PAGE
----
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We're No Angels (1955 film)

From Wikipedia, the free encyclopedia

We're No Angels
Original film poster
Directed byMichael Curtiz
Screenplay byRanald MacDougall
Based onLa Cuisine Des Anges
by Albert Husson
My Three Angels
by Samuel and Bella Spewack
Produced byPat Duggan
StarringHumphrey Bogart
Aldo Ray
Peter Ustinov
CinematographyLoyal Griggs
Edited byArthur P. Schmidt
Music byFrederick Hollander
Distributed byParamount Pictures
Release date
  • July 7, 1955 (1955-07-07)
Running time
106 minutes
CountryUnited States
Box office$3 million (US/Canada rentals)[1]

We're No Angels is a 1955 Christmas comedy film directed by Michael Curtiz, starring Humphrey Bogart, Peter Ustinov, Aldo Ray, Joan Bennett, Basil Rathbone, Leo G. Carroll, and Gloria Talbott. Shot in both VistaVision and Technicolor, the film was a Paramount Pictures release.

The screenplay was written by Ranald MacDougall, based on the play My Three Angels by Samuel and Bella Spewack, which itself was based upon the French play La Cuisine Des Anges by Albert Husson. Mary Grant designed the film's costumes.[2]

Gloria Talbott with cinematographer Loyal Griggs.

The film is set on Christmas Eve and Christmas Day, 1895.

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Three convicts – Joseph, Albert and Jules – escape from prison on Devil's Island in French Guiana just before Christmas and arrive at the nearby French colonial town of Cayenne on Christmas Eve. Joseph is a thief; the other two are murderers.

They go to a store managed by Felix Ducotel. The store is in a very poor financial position as it is the only one to give supplies on credit. While there, they notice its roof is leaking, and offer to fix it for nothing. They get involved in selling things in the shop and have a knack for it, selling a brush set to a bald man, and getting the first cash income in a long time. They offer to make Christmas dinner for the family and the meal is very successful.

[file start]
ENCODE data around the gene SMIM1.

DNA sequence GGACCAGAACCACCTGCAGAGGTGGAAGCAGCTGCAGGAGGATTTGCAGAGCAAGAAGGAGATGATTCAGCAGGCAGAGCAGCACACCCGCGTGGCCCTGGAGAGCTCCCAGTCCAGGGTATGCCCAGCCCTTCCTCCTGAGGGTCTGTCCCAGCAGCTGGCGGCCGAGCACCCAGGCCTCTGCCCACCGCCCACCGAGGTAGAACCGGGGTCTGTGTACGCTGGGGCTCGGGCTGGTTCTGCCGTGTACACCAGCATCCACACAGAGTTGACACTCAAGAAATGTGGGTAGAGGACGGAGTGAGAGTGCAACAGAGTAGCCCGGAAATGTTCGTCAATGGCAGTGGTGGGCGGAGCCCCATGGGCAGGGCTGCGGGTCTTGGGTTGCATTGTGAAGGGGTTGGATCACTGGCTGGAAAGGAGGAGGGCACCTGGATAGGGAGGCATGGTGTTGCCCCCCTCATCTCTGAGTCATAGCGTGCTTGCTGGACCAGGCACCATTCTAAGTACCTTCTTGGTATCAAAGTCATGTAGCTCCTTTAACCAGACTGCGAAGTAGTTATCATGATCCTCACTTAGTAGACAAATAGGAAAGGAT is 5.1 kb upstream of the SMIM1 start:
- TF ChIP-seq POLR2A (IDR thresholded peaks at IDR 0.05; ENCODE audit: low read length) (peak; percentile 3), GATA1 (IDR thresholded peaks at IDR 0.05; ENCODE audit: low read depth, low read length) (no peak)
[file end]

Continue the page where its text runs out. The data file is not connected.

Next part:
They do not actually intend to, but decide to remain there until nightfall, when they will steal clothes and supplies and escape on a ship waiting in the harbor. As they wait, they find that the small family of Felix, Amelie, and daughter Isabelle, is in financial distress and offer their services to hide the trio's all-too-sinister ruse. Joseph even gets to work conning people and falsifying records to make the store prosperous. However, the three felons begin to have a change of heart after they fix a delicious Christmas dinner for the Ducotels made mostly of stolen items.

Tensions heighten after store owner Andre Trochard arrives from Paris with his nephew Paul, with a set of crocodile skin luggage. The Trochards plan on taking over the store, which they perceive is unprofitable due to its use of credit. Isabelle had planned to wed Paul but it turns out that Paul is betrothed to another woman, to Isabelle's dismay. Before any action can be taken, Andre gets bitten by Albert's pet viper, Adolphe, and dies. Adolphe disappears and the three have to search for him. Eventually Adolphe is found: Paul is fatally bitten by the snake which was hiding in Andre's pocket, which Paul was searching through.

Isabelle finds another love, and the family is happy as the convicts finally ready for their postponed escape. However, while waiting on the docks for their boat to arrive, the threesome reconsiders. Judging that the outside world is likely to be worse than that of the prison, they decide to turn themselves back in. As they walk toward the boat at film's end halos appear over their heads...followed by one above the cage of Adolphe.



The film gained mixed reviews. Howard Thompson, critic for the New York Times, was underwhelmed, calling it a "shrill, misguided picture" and writing that the filmic version was not on par with the Broadway version.[3] Variety found few faults in the "breezy comedy" but claimed that among its faults was its inability to utilize a more cinematic blocking: "At times proceedings are too consciously cute and stage origin of material still clings since virtually all scenes are interiors with characters constantly entering and exiting."[4]